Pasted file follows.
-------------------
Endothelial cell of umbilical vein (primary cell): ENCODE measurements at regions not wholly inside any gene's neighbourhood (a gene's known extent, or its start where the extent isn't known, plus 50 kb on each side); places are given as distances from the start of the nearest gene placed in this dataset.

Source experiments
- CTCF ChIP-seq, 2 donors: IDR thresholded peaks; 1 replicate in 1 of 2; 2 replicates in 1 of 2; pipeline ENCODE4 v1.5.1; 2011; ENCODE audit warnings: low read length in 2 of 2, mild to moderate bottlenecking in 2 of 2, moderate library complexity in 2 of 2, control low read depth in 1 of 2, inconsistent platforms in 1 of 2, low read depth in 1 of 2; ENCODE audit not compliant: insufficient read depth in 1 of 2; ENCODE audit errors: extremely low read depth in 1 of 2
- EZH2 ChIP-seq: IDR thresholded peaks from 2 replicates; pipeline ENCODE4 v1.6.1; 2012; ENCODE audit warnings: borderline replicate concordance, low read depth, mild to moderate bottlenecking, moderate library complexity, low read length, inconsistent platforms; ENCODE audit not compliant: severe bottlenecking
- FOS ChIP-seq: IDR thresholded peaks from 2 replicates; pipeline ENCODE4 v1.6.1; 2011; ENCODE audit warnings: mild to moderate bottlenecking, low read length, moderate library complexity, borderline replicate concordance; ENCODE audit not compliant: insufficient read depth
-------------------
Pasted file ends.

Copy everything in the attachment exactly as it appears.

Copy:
Endothelial cell of umbilical vein (primary cell): ENCODE measurements at regions not wholly inside any gene's neighbourhood (a gene's known extent, or its start where the extent isn't known, plus 50 kb on each side); places are given as distances from the start of the nearest gene placed in this dataset.

Source experiments
- CTCF ChIP-seq, 2 donors: IDR thresholded peaks; 1 replicate in 1 of 2; 2 replicates in 1 of 2; pipeline ENCODE4 v1.5.1; 2011; ENCODE audit warnings: low read length in 2 of 2, mild to moderate bottlenecking in 2 of 2, moderate library complexity in 2 of 2, control low read depth in 1 of 2, inconsistent platforms in 1 of 2, low read depth in 1 of 2; ENCODE audit not compliant: insufficient read depth in 1 of 2; ENCODE audit errors: extremely low read depth in 1 of 2
- EZH2 ChIP-seq: IDR thresholded peaks from 2 replicates; pipeline ENCODE4 v1.6.1; 2012; ENCODE audit warnings: borderline replicate concordance, low read depth, mild to moderate bottlenecking, moderate library complexity, low read length, inconsistent platforms; ENCODE audit not compliant: severe bottlenecking
- FOS ChIP-seq: IDR thresholded peaks from 2 replicates; pipeline ENCODE4 v1.6.1; 2011; ENCODE audit warnings: mild to moderate bottlenecking, low read length, moderate library complexity, borderline replicate concordance; ENCODE audit not compliant: insufficient read depth